GlobalSat BU-353W10 USB GNSS Sensor
Ken in Regina
GlobalSat now makes an external location sensor, eg. a USB GPS receiver that works as a sensor rather than as a standard USB device like most external GPS receivers do.


You connect it to a USB port, as you would with any USB receiver. Then you download and install a driver to enable it. At that point it becomes a Windows 10 Location Sensor. Any modern Windows app that uses the location sensor to get your location from will now work with it.

Before they will, however, for this to work you need to go into Windows' Privacy settings and allow it to use your location before any navigation apps will be able to see and use the location sensor.

For confirmation that the location sensor was being seen and being used correctly I did a quick test with Windows Maps. It's installed as a standard part of any Windows 10 installation so it's right there with no special effort to find and install something.

After connecting the BU-353W10 but before installing the driver, I went to my privacy settings and enabled the use of the location sensor. Then I launched Windows Maps. In Windows Maps there is an icon on the right side that when clicked will show your location on the map. I clicked the location icon and it did show my location. However, when I hovered over the location indicator on the map it showed that my location accuracy was 67 meters.

That immediately told me that Maps was not seeing the BU-353W10.

So I read the instructions...

It said to download and install the necessary drivers before connecting the BU-353W10. So I did.

Finding the drivers was a major pain. There was no URL in the instructions so I did a search. My first searches only got me to a PDF containing a product description. The internals of the receiver are manufactured by u-Blox so I went straight to their site where it still took me three searches on the site to find the driver download location.

Here's the link I finally found. As I write this the latest driver version is v2.40.


It works.

After installing it and plugging the BU-353W10 in I fired up Maps again and clicked the icon for my current location. This time when I hovered over the location indicator it said the location accuracy was 3 meters. Much better!!

In summary, the GlobalSat BU-353W10 is an excellent product. It does exactly what you need in order to run Windows apps that use the location sensor. It makes it literally plug and play to download an app, launch it, and it immediately will see your location.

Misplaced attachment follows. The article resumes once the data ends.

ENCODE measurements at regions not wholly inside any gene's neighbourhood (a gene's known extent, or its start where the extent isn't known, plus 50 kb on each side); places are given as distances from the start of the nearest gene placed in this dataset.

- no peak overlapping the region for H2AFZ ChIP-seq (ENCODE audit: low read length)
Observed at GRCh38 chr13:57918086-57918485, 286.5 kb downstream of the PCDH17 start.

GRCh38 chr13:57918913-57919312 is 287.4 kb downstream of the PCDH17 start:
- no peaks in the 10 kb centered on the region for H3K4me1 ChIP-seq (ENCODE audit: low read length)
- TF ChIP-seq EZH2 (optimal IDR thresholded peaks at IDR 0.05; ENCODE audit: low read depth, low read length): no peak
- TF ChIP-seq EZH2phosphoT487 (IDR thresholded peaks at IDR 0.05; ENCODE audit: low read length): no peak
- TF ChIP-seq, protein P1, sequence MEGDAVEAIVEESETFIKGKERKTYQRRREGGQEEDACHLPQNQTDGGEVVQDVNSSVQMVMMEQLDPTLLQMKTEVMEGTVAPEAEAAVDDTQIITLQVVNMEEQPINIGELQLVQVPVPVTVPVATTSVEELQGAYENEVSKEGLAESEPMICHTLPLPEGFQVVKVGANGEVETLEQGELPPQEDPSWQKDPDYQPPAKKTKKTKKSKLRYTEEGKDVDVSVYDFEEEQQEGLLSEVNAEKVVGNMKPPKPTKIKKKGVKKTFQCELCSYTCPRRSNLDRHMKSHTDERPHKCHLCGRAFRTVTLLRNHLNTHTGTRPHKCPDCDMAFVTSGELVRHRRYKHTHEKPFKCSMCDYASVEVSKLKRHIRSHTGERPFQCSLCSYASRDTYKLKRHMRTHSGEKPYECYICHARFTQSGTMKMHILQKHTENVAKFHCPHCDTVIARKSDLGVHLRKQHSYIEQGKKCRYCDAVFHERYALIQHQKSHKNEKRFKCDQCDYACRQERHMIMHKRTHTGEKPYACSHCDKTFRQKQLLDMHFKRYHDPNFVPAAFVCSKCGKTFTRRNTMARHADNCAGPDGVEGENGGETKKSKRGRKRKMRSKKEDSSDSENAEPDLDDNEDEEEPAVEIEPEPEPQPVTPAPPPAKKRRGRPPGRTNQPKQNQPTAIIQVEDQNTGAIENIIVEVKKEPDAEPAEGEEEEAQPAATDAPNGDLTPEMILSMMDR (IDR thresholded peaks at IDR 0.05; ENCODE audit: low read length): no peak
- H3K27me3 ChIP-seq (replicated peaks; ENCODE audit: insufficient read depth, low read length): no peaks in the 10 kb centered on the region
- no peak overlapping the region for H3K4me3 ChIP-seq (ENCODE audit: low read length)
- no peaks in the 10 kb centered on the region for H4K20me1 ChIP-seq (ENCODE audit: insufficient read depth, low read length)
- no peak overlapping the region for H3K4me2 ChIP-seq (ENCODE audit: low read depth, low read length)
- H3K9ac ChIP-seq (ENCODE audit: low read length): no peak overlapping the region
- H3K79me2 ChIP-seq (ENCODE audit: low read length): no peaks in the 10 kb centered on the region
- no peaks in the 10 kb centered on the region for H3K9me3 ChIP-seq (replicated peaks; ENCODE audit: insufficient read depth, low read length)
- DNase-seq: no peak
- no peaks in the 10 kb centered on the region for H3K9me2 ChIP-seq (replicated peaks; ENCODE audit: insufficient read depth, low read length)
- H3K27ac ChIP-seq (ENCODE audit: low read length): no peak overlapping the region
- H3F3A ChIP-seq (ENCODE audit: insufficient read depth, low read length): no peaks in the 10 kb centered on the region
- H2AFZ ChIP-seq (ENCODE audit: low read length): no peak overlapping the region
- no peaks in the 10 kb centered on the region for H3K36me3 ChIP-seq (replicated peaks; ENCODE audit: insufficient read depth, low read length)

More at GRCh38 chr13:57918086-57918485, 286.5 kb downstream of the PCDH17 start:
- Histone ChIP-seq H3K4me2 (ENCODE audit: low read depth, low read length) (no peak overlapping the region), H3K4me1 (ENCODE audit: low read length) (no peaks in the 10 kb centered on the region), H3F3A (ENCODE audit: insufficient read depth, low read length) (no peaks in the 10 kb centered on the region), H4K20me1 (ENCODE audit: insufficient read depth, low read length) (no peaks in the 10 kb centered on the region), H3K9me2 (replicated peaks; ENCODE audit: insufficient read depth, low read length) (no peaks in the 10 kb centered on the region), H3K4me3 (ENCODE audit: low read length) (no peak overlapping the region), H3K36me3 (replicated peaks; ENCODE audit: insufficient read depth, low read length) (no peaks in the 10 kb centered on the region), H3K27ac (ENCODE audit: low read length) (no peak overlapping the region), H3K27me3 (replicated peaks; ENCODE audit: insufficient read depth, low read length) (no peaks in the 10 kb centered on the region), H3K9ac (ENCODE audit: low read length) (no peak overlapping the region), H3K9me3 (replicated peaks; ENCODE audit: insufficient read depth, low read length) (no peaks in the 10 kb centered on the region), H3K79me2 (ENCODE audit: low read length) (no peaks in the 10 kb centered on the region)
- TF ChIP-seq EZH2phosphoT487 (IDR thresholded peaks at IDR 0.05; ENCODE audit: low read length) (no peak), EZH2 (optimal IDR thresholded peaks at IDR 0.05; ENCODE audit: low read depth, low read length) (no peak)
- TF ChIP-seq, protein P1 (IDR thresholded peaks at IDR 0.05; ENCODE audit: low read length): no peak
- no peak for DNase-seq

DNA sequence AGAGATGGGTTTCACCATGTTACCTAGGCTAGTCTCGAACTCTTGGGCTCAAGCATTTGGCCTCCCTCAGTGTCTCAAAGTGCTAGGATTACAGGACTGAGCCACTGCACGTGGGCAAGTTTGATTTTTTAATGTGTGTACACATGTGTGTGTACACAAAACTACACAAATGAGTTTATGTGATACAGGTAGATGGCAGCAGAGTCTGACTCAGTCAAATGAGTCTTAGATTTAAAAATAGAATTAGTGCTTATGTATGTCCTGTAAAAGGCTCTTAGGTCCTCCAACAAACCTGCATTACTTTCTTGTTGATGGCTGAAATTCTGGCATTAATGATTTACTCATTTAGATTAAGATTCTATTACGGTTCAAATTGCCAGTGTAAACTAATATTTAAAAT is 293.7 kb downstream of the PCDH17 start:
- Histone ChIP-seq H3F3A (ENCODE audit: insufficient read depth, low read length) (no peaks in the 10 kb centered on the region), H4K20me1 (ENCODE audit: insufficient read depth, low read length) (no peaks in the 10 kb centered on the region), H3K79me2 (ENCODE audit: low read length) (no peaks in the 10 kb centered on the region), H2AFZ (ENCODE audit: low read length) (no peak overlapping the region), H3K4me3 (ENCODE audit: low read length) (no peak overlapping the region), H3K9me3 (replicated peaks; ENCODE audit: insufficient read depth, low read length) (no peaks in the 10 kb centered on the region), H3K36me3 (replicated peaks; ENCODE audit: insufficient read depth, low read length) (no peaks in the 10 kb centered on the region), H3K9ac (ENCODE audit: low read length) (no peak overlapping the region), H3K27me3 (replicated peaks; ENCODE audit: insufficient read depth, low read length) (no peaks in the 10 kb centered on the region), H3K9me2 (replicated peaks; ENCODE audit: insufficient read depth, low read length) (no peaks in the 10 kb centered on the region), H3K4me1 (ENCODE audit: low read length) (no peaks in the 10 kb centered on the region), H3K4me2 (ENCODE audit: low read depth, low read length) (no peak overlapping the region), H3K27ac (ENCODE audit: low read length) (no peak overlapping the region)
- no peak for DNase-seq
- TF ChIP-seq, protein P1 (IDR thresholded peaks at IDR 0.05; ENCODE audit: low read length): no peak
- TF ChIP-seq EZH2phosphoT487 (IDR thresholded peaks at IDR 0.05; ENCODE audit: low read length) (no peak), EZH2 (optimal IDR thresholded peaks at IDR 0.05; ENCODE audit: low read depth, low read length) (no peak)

Aside from not being helpful about where to find the location sensor driver download, even the instructions are clear and easy to follow, with good screenshots with descriptions of each step. Fortunately, once the drivers are installed, you never have to go through that again.

My previous experience with GlobalSat's BU-353-S4 shows that it's excellent quality and the BU-353W10 looks like it is the same high quality. For convenience it will attach to a metal surface, like the exterior of a vehicle, with a good strong magnetic base. It has a 5 foot cord on it. The package also includes a suction cup for attaching to a smooth surface, like the inside of a vehicle windshield.

UPDATE March 31, 2020: I pulled the BU353W10 out today and tried it again. The driver mentioned above doesn't appear to work as described any longer. I'm using Windows 10 version 2004 on a Microsoft Surface Pro 4. If you're interested in how I got it working again, scroll farther down in this thread to this post.

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Ken - Thanks for buying one of these & taking the time to test it.

Originally Posted by Ken in Regina
...Finding the drivers was a major pain. There was no URL in the instructions so I did a search. My first searches only got me to a PDF containing a product description. The internals of the receiver are manufactured by u-Blox so I went straight to their site where it still took me three searches on the site to find the driver download location.
That is nuts that they make you do that.
They don't even have the W10 listed on their website.

Their ebay listing just says:
How to use
1.) Install the driver
(contact us for driver or download "u-blox GNSS Sensor Device Driver for Windows, v2.33"
from u-blox website)
2.) Plug in BU-353W10
3.) Open your preferred Windows 10 GPS App

They sure don't make it easy.


Do you have any idea what the refresh rate is?

GlobalSat made a 5Hz version of the S-IV receiver (I have that one in bulkhead mount form).
In a previous post, I cited an Amazon Q&A that mentioned this:
"The BU353-S4 uses a SiRF Star IV GPS chip with a Prolific serial-to-USB convertor that runs at 4800 BPS. The BU353-W10 uses a Ublox M8030 GPS chip that runs at 9600 BPS."

I assume the 4800 bps equates to 1Hz but IDK if just because the W10 runs at 9600, that means it's 2Hz. Maybe 9600 just means that each of the two receivers (GPS & Glonass) in the W10 have 4800 bps allocated?